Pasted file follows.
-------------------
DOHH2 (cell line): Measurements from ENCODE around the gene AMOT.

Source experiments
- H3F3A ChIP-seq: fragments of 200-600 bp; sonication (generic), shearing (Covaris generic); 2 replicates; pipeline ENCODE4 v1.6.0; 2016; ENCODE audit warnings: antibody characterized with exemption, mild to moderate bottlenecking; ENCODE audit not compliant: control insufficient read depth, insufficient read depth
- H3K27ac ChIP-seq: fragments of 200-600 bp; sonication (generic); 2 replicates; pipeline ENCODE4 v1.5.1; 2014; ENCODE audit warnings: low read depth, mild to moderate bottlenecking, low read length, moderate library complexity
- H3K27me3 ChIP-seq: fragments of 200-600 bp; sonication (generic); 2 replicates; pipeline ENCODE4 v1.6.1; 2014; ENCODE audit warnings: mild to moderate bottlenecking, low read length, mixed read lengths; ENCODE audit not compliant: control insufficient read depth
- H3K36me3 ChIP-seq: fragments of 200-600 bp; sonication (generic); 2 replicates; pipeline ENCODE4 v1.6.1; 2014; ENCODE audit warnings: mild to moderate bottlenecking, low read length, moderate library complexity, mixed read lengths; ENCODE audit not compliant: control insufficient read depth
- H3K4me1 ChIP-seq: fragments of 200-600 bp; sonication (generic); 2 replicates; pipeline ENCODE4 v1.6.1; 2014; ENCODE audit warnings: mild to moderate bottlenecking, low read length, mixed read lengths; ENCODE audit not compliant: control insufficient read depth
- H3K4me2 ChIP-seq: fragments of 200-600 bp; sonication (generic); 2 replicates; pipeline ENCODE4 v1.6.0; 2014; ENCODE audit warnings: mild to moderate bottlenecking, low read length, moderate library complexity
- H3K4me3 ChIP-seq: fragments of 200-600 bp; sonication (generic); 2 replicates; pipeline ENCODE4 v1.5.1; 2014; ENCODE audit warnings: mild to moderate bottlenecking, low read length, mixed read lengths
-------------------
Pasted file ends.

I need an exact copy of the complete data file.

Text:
DOHH2 (cell line): Measurements from ENCODE around the gene AMOT.

Source experiments
- H3F3A ChIP-seq: fragments of 200-600 bp; sonication (generic), shearing (Covaris generic); 2 replicates; pipeline ENCODE4 v1.6.0; 2016; ENCODE audit warnings: antibody characterized with exemption, mild to moderate bottlenecking; ENCODE audit not compliant: control insufficient read depth, insufficient read depth
- H3K27ac ChIP-seq: fragments of 200-600 bp; sonication (generic); 2 replicates; pipeline ENCODE4 v1.5.1; 2014; ENCODE audit warnings: low read depth, mild to moderate bottlenecking, low read length, moderate library complexity
- H3K27me3 ChIP-seq: fragments of 200-600 bp; sonication (generic); 2 replicates; pipeline ENCODE4 v1.6.1; 2014; ENCODE audit warnings: mild to moderate bottlenecking, low read length, mixed read lengths; ENCODE audit not compliant: control insufficient read depth
- H3K36me3 ChIP-seq: fragments of 200-600 bp; sonication (generic); 2 replicates; pipeline ENCODE4 v1.6.1; 2014; ENCODE audit warnings: mild to moderate bottlenecking, low read length, moderate library complexity, mixed read lengths; ENCODE audit not compliant: control insufficient read depth
- H3K4me1 ChIP-seq: fragments of 200-600 bp; sonication (generic); 2 replicates; pipeline ENCODE4 v1.6.1; 2014; ENCODE audit warnings: mild to moderate bottlenecking, low read length, mixed read lengths; ENCODE audit not compliant: control insufficient read depth
- H3K4me2 ChIP-seq: fragments of 200-600 bp; sonication (generic); 2 replicates; pipeline ENCODE4 v1.6.0; 2014; ENCODE audit warnings: mild to moderate bottlenecking, low read length, moderate library complexity
- H3K4me3 ChIP-seq: fragments of 200-600 bp; sonication (generic); 2 replicates; pipeline ENCODE4 v1.5.1; 2014; ENCODE audit warnings: mild to moderate bottlenecking, low read length, mixed read lengths